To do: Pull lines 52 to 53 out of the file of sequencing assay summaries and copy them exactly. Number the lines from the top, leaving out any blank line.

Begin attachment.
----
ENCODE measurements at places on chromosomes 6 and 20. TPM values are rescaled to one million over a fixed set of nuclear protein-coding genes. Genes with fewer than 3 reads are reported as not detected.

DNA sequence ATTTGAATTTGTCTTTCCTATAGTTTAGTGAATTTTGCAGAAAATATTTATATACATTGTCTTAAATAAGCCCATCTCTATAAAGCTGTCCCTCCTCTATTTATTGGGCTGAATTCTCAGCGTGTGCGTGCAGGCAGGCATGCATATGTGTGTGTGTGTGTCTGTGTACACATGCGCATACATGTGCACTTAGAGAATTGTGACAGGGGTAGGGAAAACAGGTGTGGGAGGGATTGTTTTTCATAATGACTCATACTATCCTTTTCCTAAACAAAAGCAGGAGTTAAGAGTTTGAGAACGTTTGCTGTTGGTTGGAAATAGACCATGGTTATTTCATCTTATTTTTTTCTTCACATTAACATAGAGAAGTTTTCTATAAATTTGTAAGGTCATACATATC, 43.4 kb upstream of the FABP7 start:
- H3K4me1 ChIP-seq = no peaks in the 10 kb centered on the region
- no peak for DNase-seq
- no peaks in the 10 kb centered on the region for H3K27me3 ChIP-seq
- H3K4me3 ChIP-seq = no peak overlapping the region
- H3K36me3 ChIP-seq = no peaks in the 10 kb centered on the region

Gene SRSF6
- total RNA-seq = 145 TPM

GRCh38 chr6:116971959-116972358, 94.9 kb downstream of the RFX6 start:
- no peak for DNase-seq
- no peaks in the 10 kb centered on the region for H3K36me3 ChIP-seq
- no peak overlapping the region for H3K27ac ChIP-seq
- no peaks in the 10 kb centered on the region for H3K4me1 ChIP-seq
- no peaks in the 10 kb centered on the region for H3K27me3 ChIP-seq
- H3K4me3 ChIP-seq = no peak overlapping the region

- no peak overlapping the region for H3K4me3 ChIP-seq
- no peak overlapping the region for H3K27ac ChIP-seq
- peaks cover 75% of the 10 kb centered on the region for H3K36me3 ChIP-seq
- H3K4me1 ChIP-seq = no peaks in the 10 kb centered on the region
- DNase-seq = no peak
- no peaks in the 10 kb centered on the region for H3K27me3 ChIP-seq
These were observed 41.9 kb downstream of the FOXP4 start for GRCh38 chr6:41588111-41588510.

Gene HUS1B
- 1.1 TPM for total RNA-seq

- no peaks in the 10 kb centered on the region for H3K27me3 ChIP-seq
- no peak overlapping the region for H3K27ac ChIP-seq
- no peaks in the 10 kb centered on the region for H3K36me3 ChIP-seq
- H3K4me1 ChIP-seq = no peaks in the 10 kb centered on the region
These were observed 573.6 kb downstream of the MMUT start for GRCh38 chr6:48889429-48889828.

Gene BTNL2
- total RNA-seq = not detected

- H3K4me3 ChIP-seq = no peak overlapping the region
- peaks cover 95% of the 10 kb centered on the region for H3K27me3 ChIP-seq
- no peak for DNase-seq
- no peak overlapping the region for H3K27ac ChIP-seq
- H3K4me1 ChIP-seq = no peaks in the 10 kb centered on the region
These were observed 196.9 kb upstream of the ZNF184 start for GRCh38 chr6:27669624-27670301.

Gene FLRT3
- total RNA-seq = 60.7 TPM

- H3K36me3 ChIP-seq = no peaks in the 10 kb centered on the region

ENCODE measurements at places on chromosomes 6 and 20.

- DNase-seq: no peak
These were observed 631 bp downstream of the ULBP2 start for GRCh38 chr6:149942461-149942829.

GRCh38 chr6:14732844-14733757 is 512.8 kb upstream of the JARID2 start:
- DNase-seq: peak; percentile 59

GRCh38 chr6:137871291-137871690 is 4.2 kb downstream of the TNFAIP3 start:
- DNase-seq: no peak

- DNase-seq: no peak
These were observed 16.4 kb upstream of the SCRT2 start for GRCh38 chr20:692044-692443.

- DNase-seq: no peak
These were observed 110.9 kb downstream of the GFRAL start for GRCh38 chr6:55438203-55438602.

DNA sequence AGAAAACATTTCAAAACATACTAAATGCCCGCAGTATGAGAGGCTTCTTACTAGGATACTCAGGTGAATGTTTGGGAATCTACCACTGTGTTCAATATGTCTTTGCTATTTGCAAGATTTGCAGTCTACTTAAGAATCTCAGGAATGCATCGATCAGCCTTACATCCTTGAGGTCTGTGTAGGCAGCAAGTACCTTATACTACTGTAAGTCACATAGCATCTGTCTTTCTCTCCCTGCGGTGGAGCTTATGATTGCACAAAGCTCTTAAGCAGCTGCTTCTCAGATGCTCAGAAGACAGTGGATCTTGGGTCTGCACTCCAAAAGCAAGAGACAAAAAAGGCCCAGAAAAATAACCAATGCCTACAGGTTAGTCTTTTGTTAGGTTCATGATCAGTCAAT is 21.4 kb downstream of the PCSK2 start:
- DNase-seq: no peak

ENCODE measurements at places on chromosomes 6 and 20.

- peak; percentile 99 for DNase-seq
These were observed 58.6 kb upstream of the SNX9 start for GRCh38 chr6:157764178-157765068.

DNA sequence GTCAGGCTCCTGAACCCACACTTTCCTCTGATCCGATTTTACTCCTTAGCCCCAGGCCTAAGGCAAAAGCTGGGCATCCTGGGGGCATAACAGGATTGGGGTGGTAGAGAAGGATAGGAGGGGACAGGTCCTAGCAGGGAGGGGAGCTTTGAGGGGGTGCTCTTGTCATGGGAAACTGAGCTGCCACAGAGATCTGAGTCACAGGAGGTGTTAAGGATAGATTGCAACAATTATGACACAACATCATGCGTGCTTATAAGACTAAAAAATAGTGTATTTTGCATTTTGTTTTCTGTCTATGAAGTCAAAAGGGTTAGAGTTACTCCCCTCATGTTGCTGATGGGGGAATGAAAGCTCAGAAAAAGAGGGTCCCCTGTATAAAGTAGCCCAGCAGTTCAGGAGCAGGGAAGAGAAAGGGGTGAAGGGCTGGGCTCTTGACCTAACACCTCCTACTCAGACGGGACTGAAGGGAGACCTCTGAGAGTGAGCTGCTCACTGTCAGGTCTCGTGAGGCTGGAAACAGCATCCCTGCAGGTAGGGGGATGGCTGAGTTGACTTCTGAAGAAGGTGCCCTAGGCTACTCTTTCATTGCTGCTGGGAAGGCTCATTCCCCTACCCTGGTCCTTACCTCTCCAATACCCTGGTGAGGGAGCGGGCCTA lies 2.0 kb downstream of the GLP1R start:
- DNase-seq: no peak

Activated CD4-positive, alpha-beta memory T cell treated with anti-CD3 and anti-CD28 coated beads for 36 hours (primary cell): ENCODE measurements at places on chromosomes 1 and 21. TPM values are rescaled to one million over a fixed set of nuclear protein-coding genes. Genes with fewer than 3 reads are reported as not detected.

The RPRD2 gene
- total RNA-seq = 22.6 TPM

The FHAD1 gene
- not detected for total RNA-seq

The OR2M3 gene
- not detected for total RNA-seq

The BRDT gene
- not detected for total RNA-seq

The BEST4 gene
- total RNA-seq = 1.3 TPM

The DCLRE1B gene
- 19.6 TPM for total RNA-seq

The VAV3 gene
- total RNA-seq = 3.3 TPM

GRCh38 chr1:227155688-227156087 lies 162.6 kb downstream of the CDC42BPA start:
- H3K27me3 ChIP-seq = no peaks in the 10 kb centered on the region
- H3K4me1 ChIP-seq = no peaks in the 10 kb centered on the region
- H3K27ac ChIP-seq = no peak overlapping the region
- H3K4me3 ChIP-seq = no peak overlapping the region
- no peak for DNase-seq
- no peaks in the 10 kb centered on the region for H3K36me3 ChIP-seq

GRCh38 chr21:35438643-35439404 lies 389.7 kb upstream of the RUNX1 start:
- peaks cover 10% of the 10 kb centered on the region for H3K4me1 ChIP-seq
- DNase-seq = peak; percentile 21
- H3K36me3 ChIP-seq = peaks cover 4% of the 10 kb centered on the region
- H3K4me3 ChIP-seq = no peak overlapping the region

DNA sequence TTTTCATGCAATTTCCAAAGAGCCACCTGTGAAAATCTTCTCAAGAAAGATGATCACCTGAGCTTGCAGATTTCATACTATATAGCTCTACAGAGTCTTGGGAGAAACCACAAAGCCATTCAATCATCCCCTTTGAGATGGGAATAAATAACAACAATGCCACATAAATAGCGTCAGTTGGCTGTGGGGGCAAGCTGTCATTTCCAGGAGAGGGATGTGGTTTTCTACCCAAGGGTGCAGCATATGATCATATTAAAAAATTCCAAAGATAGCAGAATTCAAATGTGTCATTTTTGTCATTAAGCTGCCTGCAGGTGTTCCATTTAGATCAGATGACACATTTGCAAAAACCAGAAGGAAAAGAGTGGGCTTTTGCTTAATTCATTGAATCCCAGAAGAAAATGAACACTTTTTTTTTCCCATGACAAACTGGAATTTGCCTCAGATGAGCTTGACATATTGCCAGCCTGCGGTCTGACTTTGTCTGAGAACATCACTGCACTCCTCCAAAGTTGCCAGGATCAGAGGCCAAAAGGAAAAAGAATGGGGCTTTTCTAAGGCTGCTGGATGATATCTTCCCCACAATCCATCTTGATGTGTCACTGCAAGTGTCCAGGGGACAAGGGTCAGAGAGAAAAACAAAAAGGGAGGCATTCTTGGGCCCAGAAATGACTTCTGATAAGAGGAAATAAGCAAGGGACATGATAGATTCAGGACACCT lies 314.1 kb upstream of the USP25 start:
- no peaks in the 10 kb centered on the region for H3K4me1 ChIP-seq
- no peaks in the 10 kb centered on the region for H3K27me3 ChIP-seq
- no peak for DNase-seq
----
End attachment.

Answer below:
These were observed 110.9 kb downstream of the GFRAL start for GRCh38 chr6:55438203-55438602.

DNA sequence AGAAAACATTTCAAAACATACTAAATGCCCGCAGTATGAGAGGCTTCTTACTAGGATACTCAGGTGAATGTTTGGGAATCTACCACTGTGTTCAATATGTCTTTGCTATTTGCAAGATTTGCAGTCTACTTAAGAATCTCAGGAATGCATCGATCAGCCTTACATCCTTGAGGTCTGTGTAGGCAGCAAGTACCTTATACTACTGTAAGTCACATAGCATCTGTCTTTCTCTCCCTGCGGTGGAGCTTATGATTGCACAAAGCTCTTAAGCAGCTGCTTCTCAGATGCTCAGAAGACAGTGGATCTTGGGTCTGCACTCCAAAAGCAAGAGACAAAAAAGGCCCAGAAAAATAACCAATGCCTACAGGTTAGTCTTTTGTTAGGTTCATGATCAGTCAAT is 21.4 kb downstream of the PCSK2 start: